In its advertising, the natural gas industry assures the public that its operations are safe and that it is committed to environmentally sound practices. So why does it balk at reporting the pollutants it puts in the air, ground, or water?
Nine environmental groups filed suit this week to force the U.S. Environmental Protection Agency to add gas and oil extractors to the list of industries that must report emissions to the federal toxic release inventory. Such reporting already is required of coal mines, power plants, steel mills, and oil refineries — and even of maple syrup factories, yarn makers, and greeting card companies.
If, over the course of a year, these enterprises use more than stipulated amounts of any of 650 specified chemicals, they must identify those chemicals and the volume of emissions, which anyone can view online. Gas drillers and related operations — such as hydraulic fracturing contractors and compressor stations — should have the same duty.
The gas industry is a growing part of the economy, but concerns remain about its environmental impact. Critics say oil and gas extractors collectively are responsible for more emissions than any industry except power plants.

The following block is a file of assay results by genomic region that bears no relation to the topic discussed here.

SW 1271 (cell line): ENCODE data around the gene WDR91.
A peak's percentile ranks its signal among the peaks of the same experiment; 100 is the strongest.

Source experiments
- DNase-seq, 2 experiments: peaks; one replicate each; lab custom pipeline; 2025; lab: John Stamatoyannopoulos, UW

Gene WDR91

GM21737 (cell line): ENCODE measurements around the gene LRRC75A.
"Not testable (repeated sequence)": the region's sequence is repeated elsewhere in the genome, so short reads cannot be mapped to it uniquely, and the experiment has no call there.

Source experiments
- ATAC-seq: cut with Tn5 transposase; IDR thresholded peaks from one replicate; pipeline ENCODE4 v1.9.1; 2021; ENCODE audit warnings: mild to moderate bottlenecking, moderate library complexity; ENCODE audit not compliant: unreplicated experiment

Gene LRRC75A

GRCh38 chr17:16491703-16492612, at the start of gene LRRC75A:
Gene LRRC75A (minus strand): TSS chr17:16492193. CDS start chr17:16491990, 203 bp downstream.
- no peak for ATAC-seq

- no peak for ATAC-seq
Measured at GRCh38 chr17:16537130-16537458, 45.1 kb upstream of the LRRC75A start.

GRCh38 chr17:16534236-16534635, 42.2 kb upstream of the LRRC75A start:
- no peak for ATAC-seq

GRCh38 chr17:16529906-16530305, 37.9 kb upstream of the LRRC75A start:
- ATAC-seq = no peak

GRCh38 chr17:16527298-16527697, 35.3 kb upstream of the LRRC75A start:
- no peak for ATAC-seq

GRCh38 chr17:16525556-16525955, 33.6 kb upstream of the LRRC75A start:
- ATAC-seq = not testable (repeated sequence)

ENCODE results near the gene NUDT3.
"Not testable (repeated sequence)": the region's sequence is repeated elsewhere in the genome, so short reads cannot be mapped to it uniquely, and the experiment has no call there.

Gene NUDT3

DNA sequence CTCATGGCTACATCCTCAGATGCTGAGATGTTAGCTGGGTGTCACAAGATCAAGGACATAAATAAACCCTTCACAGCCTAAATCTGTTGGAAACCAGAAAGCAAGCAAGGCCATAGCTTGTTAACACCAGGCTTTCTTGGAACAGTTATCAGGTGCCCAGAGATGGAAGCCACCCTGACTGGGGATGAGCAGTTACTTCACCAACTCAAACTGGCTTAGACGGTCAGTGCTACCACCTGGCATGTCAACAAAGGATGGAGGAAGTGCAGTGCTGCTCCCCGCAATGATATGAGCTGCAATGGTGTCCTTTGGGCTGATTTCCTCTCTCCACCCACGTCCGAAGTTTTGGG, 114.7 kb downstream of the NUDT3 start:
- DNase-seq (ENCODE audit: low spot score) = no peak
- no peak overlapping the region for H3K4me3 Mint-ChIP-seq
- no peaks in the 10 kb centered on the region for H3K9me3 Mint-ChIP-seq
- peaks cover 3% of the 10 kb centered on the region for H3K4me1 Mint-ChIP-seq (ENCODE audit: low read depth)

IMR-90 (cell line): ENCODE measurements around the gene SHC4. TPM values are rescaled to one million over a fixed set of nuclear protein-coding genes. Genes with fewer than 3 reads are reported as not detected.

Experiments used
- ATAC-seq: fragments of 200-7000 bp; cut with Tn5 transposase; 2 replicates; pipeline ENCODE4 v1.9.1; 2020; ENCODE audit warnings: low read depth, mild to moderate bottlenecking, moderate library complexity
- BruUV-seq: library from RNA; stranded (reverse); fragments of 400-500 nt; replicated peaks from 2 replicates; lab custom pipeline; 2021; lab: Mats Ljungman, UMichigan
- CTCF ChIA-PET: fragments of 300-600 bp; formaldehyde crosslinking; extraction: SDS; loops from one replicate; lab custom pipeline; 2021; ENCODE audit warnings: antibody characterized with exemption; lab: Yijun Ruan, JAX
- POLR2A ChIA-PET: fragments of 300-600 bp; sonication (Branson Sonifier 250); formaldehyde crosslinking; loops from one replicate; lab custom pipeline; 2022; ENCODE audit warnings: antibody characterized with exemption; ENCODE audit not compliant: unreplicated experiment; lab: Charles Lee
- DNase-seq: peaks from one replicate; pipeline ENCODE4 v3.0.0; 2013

In 1997, the EPA unwisely exempted the industry from the emissions reporting requirement. Now, after trying for 2½ years to get the agency to change its mind, the environmental groups are suing to force a change.
In resisting the requirement, the industry says most individual facilities don’t use enough chemicals to meet the reporting threshold. An exemption may be proper for small emitters, but facilities that surpass the threshold should be as obliged as other big polluters to report the contents of their releases.
If the EPA won’t impose the reporting requirement on gas and oil extractors, the court should. Detailing emissions is one way to promote an honest discussion about the impact of a vital industry.
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